Money Management Executive this week has released a comprehensive, unique set of 529 data to help mutual fund companies, financial advisers and their clients more accurately plan college savings in both the short- and long-term.
Using exclusive data compiled by 1693 Analytics of Williamsburg, Va., the MME State Tuition Index and Datasheet reports are the first definitive public college tuition data indexes and absolute return benchmarks. Each report weights the college and university tuition and fee averages depending on the institution's size. They are the first installment in MME's 529 Risk-Adjusted Performance (RAP) Report series.
Tuition, room and board, and offsetting financial aid/tuition grants data has been broken down and is available for all 50 states.
More importantly, the proprietarily developed database analyzes changes in tuition, both at the state and national level, since 1990 to project a minimally acceptable return (MAR) that a 529 investor would need to meet future college costs.
Also included is data showing the upside risk and downside potential of each state's tuition costs rising at a rate greater than, or less than the national average, respectively.
"We felt it was important to develop a core set of absolute return benchmarks for each individual state, and to be able to allow for drilling down beyond the usual national statistics that are frequently bandied about," said Burt Baker, chief architect of the data and president of 1693 Analytics. "We think it gives more of an accurate picture than a national average which doesn't give the full picture and can often provide misleading answers."
For example, while the national average for tuition room and board is $12,949 for the 2006/2007 school year, with costs increasing an average of 5.9% over the past 15 years, parents of students attending New Jersey schools of higher learning are in for a much bigger sticker shock, currently paying $18,564 a year to send their child to a state college. And New Jersey's tuition, room and board has risen slightly higher than the national average, increasing 6.35% over the past 15 years.
By contrast, public colleges and universities in the states of Connecticut, Delaware, Illinois, Maryland and Pennsylvania charge less than $16,000 a year on average, and schools in Arkansas, Idaho, Mississippi, South Dakota and Wyoming charge under $10,000 per year. Students at Louisiana-based colleges pay the lowest average all-inclusive costs of under $9,000 per year.
These figures compare to an index of 25 leading private universities, which, on average, cost $41,446 per year in total expenses before discounts. The index of private universities has seen an average rise in costs over the past 15 years of 5.21%, 0.81% less than the national index of public colleges.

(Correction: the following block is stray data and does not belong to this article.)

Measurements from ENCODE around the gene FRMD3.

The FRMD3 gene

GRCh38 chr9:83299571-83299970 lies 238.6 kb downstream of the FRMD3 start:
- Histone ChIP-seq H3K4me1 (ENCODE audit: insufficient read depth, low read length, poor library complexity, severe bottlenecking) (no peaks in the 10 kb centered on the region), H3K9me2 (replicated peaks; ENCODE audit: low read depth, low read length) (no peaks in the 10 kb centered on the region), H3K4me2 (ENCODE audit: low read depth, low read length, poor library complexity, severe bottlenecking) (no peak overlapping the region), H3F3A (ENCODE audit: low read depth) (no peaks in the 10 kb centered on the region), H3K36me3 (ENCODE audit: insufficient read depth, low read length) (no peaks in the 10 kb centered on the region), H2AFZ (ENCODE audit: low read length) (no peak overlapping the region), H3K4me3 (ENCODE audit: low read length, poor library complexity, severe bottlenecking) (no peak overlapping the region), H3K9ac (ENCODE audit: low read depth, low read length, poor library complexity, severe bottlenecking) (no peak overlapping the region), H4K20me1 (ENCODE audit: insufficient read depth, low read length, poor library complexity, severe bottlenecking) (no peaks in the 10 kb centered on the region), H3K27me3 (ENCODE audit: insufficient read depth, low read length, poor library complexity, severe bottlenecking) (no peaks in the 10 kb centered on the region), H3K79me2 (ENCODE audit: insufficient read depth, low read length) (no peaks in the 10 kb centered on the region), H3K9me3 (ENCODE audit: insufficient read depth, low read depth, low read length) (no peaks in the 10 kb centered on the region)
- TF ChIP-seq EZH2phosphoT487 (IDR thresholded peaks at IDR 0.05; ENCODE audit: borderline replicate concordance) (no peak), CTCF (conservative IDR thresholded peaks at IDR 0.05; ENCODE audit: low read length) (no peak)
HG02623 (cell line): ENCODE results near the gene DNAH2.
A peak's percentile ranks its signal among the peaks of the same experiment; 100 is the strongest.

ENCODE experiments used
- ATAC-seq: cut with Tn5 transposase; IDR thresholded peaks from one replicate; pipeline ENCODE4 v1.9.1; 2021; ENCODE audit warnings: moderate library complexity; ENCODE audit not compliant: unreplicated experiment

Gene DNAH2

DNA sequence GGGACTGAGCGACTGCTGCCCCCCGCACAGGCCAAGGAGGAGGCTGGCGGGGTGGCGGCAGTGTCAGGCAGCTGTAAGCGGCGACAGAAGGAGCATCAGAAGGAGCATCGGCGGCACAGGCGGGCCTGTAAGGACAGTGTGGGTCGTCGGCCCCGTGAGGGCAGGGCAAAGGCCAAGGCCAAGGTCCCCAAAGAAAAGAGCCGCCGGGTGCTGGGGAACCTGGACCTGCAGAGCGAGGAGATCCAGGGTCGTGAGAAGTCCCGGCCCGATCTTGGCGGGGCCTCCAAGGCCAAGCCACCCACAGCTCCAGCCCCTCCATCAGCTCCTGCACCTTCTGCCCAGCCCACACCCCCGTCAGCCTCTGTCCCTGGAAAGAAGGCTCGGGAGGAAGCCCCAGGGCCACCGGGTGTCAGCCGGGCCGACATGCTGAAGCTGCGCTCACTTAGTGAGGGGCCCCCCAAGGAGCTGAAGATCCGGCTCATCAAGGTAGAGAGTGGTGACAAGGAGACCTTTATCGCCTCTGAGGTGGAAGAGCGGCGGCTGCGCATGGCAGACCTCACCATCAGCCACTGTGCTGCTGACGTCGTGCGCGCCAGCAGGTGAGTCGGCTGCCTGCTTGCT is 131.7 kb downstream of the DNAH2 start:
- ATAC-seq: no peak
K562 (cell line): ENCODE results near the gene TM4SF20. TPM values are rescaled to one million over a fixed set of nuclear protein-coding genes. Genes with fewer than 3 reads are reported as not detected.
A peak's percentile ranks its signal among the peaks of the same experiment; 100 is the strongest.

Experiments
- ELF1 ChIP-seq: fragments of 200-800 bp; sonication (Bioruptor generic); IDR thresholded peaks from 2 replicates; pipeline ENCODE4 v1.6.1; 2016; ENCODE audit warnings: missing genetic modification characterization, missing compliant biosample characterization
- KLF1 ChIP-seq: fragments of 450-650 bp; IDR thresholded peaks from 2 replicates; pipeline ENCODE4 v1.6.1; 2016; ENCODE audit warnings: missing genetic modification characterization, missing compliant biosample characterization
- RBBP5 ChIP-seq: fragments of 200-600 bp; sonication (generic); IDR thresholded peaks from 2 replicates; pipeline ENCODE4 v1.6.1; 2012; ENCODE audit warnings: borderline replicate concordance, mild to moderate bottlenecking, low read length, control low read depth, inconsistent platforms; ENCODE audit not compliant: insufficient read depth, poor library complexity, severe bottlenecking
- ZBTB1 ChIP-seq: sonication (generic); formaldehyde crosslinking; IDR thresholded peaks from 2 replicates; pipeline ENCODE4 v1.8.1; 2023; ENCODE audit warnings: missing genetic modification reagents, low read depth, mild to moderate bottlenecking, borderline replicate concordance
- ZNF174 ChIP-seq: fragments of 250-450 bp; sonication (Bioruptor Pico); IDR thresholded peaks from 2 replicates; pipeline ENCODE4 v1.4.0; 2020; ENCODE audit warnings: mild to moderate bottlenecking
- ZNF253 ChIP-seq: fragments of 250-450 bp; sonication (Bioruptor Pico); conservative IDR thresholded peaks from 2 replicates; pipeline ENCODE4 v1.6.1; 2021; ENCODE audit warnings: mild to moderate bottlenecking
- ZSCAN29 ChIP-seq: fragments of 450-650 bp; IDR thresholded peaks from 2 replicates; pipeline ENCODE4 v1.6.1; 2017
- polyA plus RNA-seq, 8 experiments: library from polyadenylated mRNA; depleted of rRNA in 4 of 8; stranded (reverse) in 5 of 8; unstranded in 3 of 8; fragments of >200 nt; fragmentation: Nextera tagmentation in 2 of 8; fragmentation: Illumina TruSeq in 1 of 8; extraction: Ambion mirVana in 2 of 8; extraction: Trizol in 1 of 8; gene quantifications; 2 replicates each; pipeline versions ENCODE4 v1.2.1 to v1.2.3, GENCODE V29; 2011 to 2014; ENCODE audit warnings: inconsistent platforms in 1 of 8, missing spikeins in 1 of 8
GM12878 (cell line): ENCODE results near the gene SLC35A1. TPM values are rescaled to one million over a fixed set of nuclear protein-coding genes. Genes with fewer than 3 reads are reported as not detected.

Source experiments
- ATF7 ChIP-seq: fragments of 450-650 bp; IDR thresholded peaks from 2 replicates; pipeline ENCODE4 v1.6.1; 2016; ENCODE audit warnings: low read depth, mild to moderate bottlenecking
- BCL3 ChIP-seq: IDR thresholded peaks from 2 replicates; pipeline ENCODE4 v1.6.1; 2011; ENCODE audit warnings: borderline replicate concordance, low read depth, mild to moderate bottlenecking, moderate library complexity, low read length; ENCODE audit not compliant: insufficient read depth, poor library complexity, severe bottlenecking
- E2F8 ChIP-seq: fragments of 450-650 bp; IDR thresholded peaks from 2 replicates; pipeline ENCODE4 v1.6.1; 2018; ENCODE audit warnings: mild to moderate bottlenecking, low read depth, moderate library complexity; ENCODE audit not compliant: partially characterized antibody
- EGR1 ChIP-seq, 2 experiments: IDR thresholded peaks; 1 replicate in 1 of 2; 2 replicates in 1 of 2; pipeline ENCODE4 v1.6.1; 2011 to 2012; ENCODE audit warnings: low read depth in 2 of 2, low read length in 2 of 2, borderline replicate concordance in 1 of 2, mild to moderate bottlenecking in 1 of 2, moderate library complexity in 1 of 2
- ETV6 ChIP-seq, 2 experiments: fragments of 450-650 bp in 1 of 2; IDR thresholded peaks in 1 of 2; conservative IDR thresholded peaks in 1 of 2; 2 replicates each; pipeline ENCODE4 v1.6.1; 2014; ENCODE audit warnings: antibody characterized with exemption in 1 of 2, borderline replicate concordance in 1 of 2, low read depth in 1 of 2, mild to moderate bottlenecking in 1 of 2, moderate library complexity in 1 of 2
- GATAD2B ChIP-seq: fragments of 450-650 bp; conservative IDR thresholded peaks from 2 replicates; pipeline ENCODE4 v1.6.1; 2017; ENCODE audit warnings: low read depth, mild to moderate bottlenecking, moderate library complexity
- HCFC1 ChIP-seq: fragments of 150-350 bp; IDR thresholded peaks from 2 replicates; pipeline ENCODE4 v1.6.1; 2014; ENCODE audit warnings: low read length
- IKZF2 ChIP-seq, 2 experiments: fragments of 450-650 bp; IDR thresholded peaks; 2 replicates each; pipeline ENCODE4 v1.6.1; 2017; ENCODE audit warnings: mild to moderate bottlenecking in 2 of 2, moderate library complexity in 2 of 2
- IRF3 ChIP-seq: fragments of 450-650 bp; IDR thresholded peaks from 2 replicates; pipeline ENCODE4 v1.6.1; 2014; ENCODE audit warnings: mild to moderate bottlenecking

The reports are designed for financial planning professionals, the mutual fund industry's college savings plan sponsors, 529 college savings plan consultants, accountants, academics and state officials to gauge their own state's tuition landscape and then compare those to national averages or even other state's costs and benchmark returns, Baker said.
"The MAR statistics give mutual fund companies another metric for evaluating the appropriateness of investment offerings in a 529 plan," he noted. "In states with higher MAR values, you fail an investor if you're not providing investments that can meet the college costs needs, or worse, in some cases investors may be taking on more risk than they actually need to in order to meet the goal.
"In states with higher MAR values, you fail an investor if you're not providing investments that can meet the college cost needs," Baker continued. "After all, exactly how successful can one consider a college savings strategy where even though the portfolio outpaced its benchmark by 3.5%, it still managed to underperform the tuition inflation rate by 4%?"
Calculating what an individual will need in their retirement years is much more elusive and is based more on an individual's unique lifestyle and desired quality of life in their golden years, Baker said. College costs, on the other hand, can be much more precisely determined when annual college costs are known and investment planning can encompass the absolute return necessary to meet those expected college costs, instead of using relative returns that benchmark closely to arbitrary equity indexes or other indexes not specific to escalating college costs, he added.
Each state report costs $99, with a full set of 50 state reports discounted to $2,995. They can be obtained exclusively at Money Management Executive's website by clicking the top banner at www.mmexecutive.com, or by calling Anthony Noe at 212-803-6099.
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